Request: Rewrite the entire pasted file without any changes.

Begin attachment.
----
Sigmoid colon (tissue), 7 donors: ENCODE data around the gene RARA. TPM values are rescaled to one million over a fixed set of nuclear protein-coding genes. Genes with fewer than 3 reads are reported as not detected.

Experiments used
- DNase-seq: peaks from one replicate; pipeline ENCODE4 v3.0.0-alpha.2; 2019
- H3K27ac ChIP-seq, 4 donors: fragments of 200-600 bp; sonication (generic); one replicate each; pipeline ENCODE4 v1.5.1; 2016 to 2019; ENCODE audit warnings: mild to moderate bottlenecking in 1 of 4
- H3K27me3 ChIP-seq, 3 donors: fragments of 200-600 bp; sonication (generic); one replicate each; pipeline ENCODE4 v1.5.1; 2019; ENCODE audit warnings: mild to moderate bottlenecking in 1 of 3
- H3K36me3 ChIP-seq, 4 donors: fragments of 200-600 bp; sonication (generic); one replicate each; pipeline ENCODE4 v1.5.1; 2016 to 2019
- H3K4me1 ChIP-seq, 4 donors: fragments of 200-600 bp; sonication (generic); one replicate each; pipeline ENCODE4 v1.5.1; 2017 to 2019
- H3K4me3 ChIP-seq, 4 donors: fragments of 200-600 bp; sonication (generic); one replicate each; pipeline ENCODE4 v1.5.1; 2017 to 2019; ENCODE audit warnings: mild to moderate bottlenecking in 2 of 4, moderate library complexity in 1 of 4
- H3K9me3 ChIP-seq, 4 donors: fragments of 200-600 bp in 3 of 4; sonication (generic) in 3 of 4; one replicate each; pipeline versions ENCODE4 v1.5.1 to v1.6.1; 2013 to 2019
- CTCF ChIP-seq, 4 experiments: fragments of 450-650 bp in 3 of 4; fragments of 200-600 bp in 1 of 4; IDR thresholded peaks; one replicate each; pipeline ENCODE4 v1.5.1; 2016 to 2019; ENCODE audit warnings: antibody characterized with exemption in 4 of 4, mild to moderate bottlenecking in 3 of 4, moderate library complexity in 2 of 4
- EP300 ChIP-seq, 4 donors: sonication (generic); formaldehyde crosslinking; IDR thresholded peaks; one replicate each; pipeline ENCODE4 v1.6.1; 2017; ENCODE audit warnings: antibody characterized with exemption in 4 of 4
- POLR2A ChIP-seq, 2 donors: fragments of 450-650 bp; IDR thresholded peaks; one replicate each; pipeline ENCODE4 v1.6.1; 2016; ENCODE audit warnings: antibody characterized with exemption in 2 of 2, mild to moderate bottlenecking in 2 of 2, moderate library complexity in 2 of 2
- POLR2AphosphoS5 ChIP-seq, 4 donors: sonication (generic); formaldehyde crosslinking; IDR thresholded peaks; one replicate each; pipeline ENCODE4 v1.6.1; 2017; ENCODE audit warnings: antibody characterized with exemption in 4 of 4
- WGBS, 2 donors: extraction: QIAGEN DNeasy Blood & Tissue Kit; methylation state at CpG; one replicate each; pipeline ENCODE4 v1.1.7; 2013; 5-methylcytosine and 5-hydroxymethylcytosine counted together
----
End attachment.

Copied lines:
Sigmoid colon (tissue), 7 donors: ENCODE data around the gene RARA. TPM values are rescaled to one million over a fixed set of nuclear protein-coding genes. Genes with fewer than 3 reads are reported as not detected.

Experiments used
- DNase-seq: peaks from one replicate; pipeline ENCODE4 v3.0.0-alpha.2; 2019
- H3K27ac ChIP-seq, 4 donors: fragments of 200-600 bp; sonication (generic); one replicate each; pipeline ENCODE4 v1.5.1; 2016 to 2019; ENCODE audit warnings: mild to moderate bottlenecking in 1 of 4
- H3K27me3 ChIP-seq, 3 donors: fragments of 200-600 bp; sonication (generic); one replicate each; pipeline ENCODE4 v1.5.1; 2019; ENCODE audit warnings: mild to moderate bottlenecking in 1 of 3
- H3K36me3 ChIP-seq, 4 donors: fragments of 200-600 bp; sonication (generic); one replicate each; pipeline ENCODE4 v1.5.1; 2016 to 2019
- H3K4me1 ChIP-seq, 4 donors: fragments of 200-600 bp; sonication (generic); one replicate each; pipeline ENCODE4 v1.5.1; 2017 to 2019
- H3K4me3 ChIP-seq, 4 donors: fragments of 200-600 bp; sonication (generic); one replicate each; pipeline ENCODE4 v1.5.1; 2017 to 2019; ENCODE audit warnings: mild to moderate bottlenecking in 2 of 4, moderate library complexity in 1 of 4
- H3K9me3 ChIP-seq, 4 donors: fragments of 200-600 bp in 3 of 4; sonication (generic) in 3 of 4; one replicate each; pipeline versions ENCODE4 v1.5.1 to v1.6.1; 2013 to 2019
- CTCF ChIP-seq, 4 experiments: fragments of 450-650 bp in 3 of 4; fragments of 200-600 bp in 1 of 4; IDR thresholded peaks; one replicate each; pipeline ENCODE4 v1.5.1; 2016 to 2019; ENCODE audit warnings: antibody characterized with exemption in 4 of 4, mild to moderate bottlenecking in 3 of 4, moderate library complexity in 2 of 4
- EP300 ChIP-seq, 4 donors: sonication (generic); formaldehyde crosslinking; IDR thresholded peaks; one replicate each; pipeline ENCODE4 v1.6.1; 2017; ENCODE audit warnings: antibody characterized with exemption in 4 of 4
- POLR2A ChIP-seq, 2 donors: fragments of 450-650 bp; IDR thresholded peaks; one replicate each; pipeline ENCODE4 v1.6.1; 2016; ENCODE audit warnings: antibody characterized with exemption in 2 of 2, mild to moderate bottlenecking in 2 of 2, moderate library complexity in 2 of 2
- POLR2AphosphoS5 ChIP-seq, 4 donors: sonication (generic); formaldehyde crosslinking; IDR thresholded peaks; one replicate each; pipeline ENCODE4 v1.6.1; 2017; ENCODE audit warnings: antibody characterized with exemption in 4 of 4
- WGBS, 2 donors: extraction: QIAGEN DNeasy Blood & Tissue Kit; methylation state at CpG; one replicate each; pipeline ENCODE4 v1.1.7; 2013; 5-methylcytosine and 5-hydroxymethylcytosine counted together